Item. The uniformity of the earth’s life, more astonishing than its di-versity, is accountable by the high probability that we derived, originally, from some single cell, fertilized in a bolt of lightning as the earth cooled. It is from the progeny of this parent cell that we take our looks; we still share genes around, and the resemblance of the enzymes of grasses to those of whales is a family resemblance.
The viruses, instead of being single-minded agents of disease and death, now begin to look more like mobile genes. Evolution is still an infinitely long and tedious biologic game, with only the winners staying at the ta-ble, but the rules are beginning to look more flexible. We live in a dancing matrix of viruses; they dart, rather like bees, from organism to organism, from plant to insect to mammal to me and back again, and into the sea, tugging along pieces of this genome, strings of genes from that, transplant-ing grafts of DNA, passing around heredity as though at a great party. They may be a mechanism for keeping new, mutant kinds of DNA in the widest circulation among us. If this is true, the odd virus disease, on which we must focus so much of our attention in medicine, may be looked on as an accident, something dropped.

Item. I have been trying to think of the earth as a kind of organism, but it is no go. I cannot think of it this way. It is too big, too complex, with too many working parts lacking visible connections. The other night, driving through a hilly, wooded part of southern New England, I wondered about this. If not like an organism, what is it like, what is it most like? Then, satisfactorily for that moment, it came to me: it is most like a single cell.
Thoughts for a Countdown
There is ambiguity, and some symbolism, in the elaborate ritual observed by each returning expedition of astronauts from the moon. They celebrate first of all the inviolability of the earth, and they re-enact, each time, in stereotyped choreography, our long anxiety about the nature of life. They do not, as one might expect, fall to their knees and kiss the carrier deck; this would violate, intrude upon, contaminate the deck, the vessel, the sea around, the whole earth. Instead, they wear surgical masks. They walk briskly, arms up, untouching, into a sterile box. They wave enigmat-ically, gnotobiotically, to the President from behind glass panes, so as not to breathe moondust on him. They are levitated to another sealed box in Houston, to wait out their days in quarantine, while inoculated animals and tissue cultures are squinted at for omens.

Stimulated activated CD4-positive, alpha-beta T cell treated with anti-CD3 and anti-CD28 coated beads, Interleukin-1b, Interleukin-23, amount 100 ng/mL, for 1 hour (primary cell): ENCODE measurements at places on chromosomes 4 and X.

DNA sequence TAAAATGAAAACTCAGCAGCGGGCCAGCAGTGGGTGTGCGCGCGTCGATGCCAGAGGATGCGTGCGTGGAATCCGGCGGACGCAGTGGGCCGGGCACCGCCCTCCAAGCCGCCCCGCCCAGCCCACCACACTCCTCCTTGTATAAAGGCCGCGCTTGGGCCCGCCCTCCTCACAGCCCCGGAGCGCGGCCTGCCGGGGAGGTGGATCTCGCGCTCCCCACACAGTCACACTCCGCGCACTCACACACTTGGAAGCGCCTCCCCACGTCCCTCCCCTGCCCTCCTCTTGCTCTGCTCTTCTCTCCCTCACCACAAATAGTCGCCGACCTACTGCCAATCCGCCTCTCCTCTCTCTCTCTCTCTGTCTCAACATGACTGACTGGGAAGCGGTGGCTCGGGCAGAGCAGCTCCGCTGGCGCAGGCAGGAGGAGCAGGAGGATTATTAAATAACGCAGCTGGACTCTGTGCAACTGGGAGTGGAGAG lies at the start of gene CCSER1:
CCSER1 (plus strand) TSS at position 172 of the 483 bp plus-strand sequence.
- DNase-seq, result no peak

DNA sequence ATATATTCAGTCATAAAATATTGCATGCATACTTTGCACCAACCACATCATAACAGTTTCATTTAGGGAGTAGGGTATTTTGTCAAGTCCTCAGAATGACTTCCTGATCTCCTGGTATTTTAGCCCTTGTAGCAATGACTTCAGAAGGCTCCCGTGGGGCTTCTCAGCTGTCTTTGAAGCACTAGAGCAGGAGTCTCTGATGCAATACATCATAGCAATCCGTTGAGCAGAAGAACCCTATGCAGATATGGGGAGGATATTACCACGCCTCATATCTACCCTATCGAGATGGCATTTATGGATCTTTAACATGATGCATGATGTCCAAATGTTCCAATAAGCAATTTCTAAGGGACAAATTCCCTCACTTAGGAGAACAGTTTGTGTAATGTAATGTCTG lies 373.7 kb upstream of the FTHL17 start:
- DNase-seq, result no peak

It is only after the long antiseptic ceremony has been completed that they are allowed out into the sun, for the ride up Broadway.
A visitor from another planet, or another century, would view the ex-ercise as precisely lunatic behavior, but no one from outside would under-stand it. We must do things this way, these days. If there should be life on the moon, we must begin by fearing it. We must guard against it, lest we catch something.
It might be a microbe, a strand of lost nucleic acid, a molecule of en-zyme, or a nameless hairless little being with sharp gray eyes. Whatever, once we have imagined it, foreign and therefore hostile, it is not to be pet-ted. It must be locked up. I imagine the debate would turn on how best to kill it.
It is remarkable that we have all accepted this, without hooting, as though it simply conformed to a law of nature. It says something about our century, our attitude toward life, our obsession with disease and death, our human chauvinism.

There are pieces of evidence that we have had it the wrong way round. Most of the associations between the living things we know about are es-sentially cooperative ones, symbiotic in one degree or another; when they have the look of adversaries, it is usually a standoff relation, with one party issuing signals, warnings, flagging the other off. It takes long inti-macy, long and familiar interliving, before one kind of creature can cause illness in another. If there were to be life on the moon, it would have a lonely time waiting for acceptance to membership here. We do not have solitary beings. Every creature is, in some sense, connected to and depen-dent on the rest.